My Favorite American and Filipino Food Dishes
Tagged with american, breakfast, chicken, filipino, food, philippines, spanish, united states on January 10, 2024
I don’t like to talk about specific American and Filipino food dishes I enjoy because it would require me to be verbose on a subject I’m just not that thrilled about. Instead of doing all that, I’ll just write about all of them once, right now. If I should happen upon another dish I would consider a favorite later on, I may or may not write about it in the future.
I’ll keep everything in alphabetical order. You should be able to figure out which ones are Filipino food dishes and which ones are American food dishes (not necessarily originating in the United States). My wife, Josie, makes a lot of them, but not all of them.
Adobo is typically made with some kind of meat (but not always). Pork and chicken are the most popular meats, called pork adobo and chicken adobo, naturally. Although I never ask for either one, Josie tends to cook a lot of it. I prefer chicken to pork, but I don’t like bones and the pork frequently has fewer bones.
Regardless of the meat or plant, adobo is that ingredient stewed in vinegar and soy sauce. I have no idea what the proportions of vinegar and soy sauce should be, and I have no idea about any herbs or spices.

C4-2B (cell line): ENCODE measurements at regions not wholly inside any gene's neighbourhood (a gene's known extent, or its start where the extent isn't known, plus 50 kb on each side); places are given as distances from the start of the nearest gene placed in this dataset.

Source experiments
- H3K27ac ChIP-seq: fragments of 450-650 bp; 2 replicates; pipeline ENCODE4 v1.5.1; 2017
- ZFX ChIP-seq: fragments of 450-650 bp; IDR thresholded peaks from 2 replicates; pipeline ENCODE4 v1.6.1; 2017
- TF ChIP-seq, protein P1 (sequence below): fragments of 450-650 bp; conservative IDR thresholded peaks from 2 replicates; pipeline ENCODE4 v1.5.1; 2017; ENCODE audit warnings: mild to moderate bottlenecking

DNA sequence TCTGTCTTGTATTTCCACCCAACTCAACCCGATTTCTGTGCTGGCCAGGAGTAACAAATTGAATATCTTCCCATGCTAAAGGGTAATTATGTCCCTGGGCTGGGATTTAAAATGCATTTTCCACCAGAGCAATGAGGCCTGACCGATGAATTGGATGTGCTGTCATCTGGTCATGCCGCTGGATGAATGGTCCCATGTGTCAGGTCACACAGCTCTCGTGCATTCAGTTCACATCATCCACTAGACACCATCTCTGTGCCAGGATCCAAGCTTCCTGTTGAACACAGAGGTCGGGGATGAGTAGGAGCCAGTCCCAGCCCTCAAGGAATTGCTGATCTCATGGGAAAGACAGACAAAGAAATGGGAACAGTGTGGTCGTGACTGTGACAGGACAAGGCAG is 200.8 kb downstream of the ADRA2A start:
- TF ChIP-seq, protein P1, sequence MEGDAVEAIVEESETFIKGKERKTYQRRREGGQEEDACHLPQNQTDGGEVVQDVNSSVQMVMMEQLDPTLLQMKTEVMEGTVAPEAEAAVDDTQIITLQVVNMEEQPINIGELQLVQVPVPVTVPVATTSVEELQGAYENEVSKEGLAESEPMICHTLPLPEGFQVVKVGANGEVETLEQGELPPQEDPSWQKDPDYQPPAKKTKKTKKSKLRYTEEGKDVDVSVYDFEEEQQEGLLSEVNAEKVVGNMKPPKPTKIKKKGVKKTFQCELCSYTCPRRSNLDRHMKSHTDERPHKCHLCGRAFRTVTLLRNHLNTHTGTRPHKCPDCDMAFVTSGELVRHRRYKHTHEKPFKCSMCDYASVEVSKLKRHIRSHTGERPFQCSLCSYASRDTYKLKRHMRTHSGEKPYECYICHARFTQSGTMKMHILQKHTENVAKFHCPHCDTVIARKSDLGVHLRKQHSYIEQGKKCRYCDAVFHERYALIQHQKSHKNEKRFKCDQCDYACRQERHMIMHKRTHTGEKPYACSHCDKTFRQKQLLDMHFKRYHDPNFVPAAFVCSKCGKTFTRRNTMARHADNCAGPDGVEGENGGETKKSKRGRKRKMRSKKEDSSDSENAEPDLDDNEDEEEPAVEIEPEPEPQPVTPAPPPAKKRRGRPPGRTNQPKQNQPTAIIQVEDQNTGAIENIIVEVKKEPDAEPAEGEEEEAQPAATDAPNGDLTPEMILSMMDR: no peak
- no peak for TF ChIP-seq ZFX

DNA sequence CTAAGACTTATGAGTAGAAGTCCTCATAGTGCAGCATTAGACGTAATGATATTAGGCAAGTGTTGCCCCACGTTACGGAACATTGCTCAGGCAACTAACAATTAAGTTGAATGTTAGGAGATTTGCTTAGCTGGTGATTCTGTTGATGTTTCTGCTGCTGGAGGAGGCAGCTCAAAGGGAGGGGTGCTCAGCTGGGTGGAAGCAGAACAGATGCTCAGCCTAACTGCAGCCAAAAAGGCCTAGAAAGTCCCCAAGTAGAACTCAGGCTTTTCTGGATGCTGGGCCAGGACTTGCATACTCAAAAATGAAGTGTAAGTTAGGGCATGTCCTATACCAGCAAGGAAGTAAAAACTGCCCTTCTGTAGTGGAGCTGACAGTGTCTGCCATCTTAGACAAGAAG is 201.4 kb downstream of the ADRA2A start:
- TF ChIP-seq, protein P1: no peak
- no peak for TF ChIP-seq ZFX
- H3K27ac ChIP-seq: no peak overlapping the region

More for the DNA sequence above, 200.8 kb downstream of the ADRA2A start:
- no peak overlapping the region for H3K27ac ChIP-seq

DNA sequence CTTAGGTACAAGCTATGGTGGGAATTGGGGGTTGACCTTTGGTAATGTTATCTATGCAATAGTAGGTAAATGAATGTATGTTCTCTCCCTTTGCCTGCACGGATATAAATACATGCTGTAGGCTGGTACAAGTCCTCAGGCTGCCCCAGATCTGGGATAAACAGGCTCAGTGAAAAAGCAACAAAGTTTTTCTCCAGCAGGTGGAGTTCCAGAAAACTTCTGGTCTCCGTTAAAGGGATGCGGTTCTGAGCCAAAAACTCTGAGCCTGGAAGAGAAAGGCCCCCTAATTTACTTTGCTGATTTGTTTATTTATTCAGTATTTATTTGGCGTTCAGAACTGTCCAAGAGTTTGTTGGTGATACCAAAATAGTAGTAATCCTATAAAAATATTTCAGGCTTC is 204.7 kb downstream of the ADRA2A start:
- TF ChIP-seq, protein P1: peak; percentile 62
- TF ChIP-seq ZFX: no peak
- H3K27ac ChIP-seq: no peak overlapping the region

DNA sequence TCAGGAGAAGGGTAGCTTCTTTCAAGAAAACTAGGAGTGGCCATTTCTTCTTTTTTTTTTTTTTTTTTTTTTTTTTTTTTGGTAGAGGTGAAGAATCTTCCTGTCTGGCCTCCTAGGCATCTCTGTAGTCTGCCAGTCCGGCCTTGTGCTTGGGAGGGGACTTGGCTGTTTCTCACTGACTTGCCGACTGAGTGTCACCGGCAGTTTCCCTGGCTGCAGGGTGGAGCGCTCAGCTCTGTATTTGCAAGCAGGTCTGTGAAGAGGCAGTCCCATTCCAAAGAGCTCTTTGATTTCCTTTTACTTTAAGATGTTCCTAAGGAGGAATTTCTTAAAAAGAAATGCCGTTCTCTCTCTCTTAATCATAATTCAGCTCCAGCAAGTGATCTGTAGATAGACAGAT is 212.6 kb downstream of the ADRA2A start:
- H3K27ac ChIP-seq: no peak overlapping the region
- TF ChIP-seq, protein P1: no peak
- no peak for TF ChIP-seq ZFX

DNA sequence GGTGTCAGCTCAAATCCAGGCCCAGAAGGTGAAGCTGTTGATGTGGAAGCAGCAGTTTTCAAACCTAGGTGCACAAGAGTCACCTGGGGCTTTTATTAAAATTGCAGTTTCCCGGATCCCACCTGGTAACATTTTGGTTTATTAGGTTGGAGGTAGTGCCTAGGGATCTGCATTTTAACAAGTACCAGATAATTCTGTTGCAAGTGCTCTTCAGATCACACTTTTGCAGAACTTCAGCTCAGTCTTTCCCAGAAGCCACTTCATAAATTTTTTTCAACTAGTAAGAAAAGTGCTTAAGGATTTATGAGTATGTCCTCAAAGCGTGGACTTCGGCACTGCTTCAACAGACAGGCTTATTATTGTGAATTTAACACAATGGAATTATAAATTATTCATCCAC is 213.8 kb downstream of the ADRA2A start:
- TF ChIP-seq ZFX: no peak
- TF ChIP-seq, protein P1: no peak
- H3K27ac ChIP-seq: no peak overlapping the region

Burritos and Chimichangas
Burritos originated in Mexico, as rolled tacos. A chimichanga is actually a deep-fried burrito. While you can find packages with either name on them at the grocery store, the ingredients are usually the same, a burrito that hasn’t been deep-fried. Homemade burritos are easy enough to make that buying prepared burritos at the grocery store is usually a matter of convenience.
I won’t put Josie through that ordeal, since she probably wouldn’t be able to find all the right ingredients, especially in the Philippines. Even so, I can’t always find the brands or types of burritos I like at the grocery stores I visit in either the United States or the Philippines. I prefer those without beans.
I have a hard time finding the brand of breakfast burritos I like in either country. Although I dislike having her do it very often, I’ll ask Josie to make her version of a breakfast burrito at times, using ingredients we can both enjoy.
When it comes to chicken, I like to keep things simple. Fried chicken, barbecued chicken, and chicken sandwiches are about the only types of chicken I often enjoy. Although I like chicken nuggets, I don’t like paying so much for so little.
I don’t like greasy chicken at all. The excess grease makes my stomach turn. That’s the reason I don’t like a lot of the Filipino dishes I’m not mentioning.
Josie knows how to make most of the breakfast dishes with eggs as the primary or only ingredient. I like fried eggs, scrambled eggs, and omelets, and she makes them exactly the way I like them.
I don’t like all egg dishes, of course, even if it seems like I do. I don’t like any type of quiche, eggs benedict, deviled eggs, or poached eggs. Those are dishes I’ll eat if nothing else is available. There’s always something else available.
Josie learned how to make chicken enchiladas from the Mexican-American employees she worked with many years ago. When she makes them, even other Mexican-Americans prefer hers over their own. There are no secret ingredients. She just doesn’t skimp on them like a lot of other people.
Despite appearances, not all tortillas taste the same. She’ll use the same tortillas she uses when she makes breakfast burritos. Other ingredients include shredded chicken, cheddar cheese and enchilada sauce.